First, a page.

diskless nodes? (was Re: Xbox clusters?)
Carlos O'Donell Jr.
carlos at baldric.uwo.ca
Fri Dec 7 06:06:00 PST 2001
> As always YMMV. But quantum chemistry is an application in which the disk
> access can be crucial. I've seen differences in total run time for a job
> of a factor 3 between a disk accesed thru DMA and Non-DMA. If you have to
> do all scratch space over NFS you will even have lower performance.
> Groeten, David.
> Dr. David van der Spoel, Biomedical center, Dept. of Biochemistry
> Husargatan 3, Box 576, 75123 Uppsala, Sweden
> phone: 46 18 471 4205 fax: 46 18 511 755
> spoel at xray.bmc.uu.se spoel at gromacs.org http://zorn.bmc.uu.se/~spoel
Have you tested this with NFSv3 on a 100Mbit switched network?
(With enough BW on the backplane of your switch)
Wong, if you are reading this post, you are the only quantum
chemist on Campus with a cluster so you might be able to shed some
more light on the issue ;)
I'd be interested in seeing your results, as the network
may offer better latency than the disk (depends on disk and network
I would assume also that since you are doing local disk writes
that the information is "scratch-pad" in nature?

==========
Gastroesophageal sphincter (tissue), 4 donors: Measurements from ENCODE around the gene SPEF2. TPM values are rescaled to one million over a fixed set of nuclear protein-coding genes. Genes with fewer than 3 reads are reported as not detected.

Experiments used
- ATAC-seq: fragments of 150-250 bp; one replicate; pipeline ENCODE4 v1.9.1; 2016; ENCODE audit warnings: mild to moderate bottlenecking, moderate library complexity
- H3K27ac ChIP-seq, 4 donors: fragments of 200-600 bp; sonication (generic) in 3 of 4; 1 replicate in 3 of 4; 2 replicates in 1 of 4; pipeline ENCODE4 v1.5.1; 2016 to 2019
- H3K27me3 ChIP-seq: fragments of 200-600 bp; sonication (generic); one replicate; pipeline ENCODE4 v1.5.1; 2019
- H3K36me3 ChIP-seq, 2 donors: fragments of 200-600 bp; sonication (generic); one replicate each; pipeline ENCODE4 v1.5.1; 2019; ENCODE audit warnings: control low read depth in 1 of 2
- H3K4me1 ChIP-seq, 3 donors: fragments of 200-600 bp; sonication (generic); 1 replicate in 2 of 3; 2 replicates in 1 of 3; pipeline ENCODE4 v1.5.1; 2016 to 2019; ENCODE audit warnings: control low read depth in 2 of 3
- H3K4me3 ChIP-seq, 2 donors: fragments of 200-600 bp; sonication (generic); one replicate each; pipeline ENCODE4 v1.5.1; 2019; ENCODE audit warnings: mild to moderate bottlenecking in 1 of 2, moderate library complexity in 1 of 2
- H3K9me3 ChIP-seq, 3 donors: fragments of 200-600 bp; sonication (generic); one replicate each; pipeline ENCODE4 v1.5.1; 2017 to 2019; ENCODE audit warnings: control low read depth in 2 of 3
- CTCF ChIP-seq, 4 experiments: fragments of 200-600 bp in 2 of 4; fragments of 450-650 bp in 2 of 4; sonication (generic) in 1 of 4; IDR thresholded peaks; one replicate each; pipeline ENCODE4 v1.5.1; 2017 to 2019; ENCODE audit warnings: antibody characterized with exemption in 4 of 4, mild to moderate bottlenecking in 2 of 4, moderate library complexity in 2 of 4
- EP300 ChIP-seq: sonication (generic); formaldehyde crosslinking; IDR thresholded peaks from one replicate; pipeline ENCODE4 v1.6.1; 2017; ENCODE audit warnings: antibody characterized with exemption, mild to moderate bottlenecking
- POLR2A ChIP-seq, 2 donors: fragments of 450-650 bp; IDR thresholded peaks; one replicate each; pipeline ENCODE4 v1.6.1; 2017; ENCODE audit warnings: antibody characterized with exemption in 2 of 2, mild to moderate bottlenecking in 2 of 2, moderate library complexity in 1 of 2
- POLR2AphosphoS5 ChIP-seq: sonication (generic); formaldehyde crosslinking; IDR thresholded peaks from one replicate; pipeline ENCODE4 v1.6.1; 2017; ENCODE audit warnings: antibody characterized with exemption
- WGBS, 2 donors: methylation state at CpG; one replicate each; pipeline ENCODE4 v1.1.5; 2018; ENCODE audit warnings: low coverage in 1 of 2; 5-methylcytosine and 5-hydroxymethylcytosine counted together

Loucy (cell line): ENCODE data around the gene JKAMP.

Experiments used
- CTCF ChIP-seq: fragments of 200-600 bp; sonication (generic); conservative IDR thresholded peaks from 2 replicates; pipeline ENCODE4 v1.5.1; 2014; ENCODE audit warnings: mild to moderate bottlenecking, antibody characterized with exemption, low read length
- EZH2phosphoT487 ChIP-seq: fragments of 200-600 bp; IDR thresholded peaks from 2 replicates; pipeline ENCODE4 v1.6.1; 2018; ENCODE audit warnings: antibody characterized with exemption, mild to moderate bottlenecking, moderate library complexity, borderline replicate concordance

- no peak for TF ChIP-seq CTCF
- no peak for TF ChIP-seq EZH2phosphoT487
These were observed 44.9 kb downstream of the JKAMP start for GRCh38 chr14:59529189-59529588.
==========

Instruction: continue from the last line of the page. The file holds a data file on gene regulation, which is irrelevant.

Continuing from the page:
Just pondering again the issues of latency:
1. Does a poorly written driver and or NIC hardware produce
that much higher latency? (/me looks at 3C59x based card in box)
2. Does the latency of the disk as a physical device really
exceed that of a qualitatively _good_ network card on a 100Mbit
switched topology? (No definition of "good" yet).
I've heard a lot of good and bad things with regards to:
1. Shared network memory use NBD / other technology.
2. Diskless nodes.
And both seem to be a factor of:
a. How much traffic you already have on the network ?
b. Are your local disks fast / always on ?
c. The peak BW you _expect_ out of that tier/level of storage?
d. The sustained BW you would like at any given point?
e. Software Maintenance
- Request/Change Cycle
f. Hardware Maintenance
- Break/Replace or New-Install cycles
Maybe it's time to do some tests and produce pretty graphs.
Also note that some items in "Administrativa" go away when
you buy from larger companies that have maintenance
warranties (conceed that you can't know in advance when
things will break).
Carlos O'Donell Jr.
University of Western Ontario
Admin / Developer / User
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